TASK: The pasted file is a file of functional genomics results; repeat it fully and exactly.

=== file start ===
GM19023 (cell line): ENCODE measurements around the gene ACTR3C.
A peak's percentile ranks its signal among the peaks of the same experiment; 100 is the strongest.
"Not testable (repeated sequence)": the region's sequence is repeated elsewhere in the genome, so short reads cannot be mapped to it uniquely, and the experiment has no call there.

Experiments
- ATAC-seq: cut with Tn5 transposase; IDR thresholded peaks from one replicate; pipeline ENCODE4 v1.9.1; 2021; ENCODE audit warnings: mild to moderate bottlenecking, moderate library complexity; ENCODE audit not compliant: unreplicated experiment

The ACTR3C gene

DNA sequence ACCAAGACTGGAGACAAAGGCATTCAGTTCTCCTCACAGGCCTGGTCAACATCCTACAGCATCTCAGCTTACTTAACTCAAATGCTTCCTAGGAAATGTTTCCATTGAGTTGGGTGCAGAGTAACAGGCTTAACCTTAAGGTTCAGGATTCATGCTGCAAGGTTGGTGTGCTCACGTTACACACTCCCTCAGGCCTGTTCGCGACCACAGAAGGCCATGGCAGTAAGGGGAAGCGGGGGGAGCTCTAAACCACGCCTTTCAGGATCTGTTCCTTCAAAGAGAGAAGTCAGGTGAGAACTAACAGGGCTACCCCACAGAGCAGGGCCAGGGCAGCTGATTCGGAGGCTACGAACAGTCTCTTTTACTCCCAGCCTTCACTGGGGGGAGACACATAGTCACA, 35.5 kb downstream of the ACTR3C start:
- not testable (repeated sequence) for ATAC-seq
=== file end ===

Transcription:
GM19023 (cell line): ENCODE measurements around the gene ACTR3C.
A peak's percentile ranks its signal among the peaks of the same experiment; 100 is the strongest.
"Not testable (repeated sequence)": the region's sequence is repeated elsewhere in the genome, so short reads cannot be mapped to it uniquely, and the experiment has no call there.

Experiments
- ATAC-seq: cut with Tn5 transposase; IDR thresholded peaks from one replicate; pipeline ENCODE4 v1.9.1; 2021; ENCODE audit warnings: mild to moderate bottlenecking, moderate library complexity; ENCODE audit not compliant: unreplicated experiment

The ACTR3C gene

DNA sequence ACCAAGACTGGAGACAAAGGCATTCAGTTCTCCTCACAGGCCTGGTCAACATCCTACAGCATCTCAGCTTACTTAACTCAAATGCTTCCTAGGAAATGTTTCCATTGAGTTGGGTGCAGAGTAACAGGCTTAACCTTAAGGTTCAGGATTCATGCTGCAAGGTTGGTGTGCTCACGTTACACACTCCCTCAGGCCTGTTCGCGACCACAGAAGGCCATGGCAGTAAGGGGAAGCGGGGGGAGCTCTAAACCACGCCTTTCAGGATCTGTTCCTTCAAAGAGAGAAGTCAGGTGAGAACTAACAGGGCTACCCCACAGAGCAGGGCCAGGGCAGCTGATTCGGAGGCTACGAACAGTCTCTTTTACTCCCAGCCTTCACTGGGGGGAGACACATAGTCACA, 35.5 kb downstream of the ACTR3C start:
- not testable (repeated sequence) for ATAC-seq